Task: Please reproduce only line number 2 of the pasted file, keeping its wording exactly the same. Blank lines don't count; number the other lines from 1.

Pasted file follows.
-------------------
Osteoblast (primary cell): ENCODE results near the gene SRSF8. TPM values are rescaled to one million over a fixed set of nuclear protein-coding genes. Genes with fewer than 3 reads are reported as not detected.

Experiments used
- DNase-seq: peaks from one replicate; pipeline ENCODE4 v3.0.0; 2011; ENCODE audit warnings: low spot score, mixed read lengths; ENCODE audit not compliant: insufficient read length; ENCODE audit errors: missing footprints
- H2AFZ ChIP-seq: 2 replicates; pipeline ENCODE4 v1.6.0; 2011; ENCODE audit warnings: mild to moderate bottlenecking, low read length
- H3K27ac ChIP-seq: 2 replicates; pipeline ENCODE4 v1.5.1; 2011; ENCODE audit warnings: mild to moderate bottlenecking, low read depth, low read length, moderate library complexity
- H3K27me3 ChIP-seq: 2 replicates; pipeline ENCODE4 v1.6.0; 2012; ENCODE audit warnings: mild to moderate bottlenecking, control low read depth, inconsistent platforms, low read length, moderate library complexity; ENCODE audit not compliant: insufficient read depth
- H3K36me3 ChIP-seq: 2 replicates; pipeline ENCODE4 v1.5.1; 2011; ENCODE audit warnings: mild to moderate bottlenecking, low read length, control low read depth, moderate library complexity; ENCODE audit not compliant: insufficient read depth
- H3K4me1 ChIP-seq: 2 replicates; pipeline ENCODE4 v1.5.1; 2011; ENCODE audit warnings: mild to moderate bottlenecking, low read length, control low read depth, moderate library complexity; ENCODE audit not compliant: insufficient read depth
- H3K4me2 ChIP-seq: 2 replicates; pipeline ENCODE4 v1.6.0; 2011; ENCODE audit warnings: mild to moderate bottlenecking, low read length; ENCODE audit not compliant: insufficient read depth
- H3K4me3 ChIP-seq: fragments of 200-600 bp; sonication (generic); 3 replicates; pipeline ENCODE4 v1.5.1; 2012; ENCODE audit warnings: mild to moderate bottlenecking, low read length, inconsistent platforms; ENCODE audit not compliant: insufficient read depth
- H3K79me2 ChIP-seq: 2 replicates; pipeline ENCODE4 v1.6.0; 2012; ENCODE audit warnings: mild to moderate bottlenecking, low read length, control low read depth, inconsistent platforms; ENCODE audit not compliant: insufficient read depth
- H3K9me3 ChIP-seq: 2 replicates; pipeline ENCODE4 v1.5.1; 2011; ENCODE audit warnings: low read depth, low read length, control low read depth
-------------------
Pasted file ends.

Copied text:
Experiments used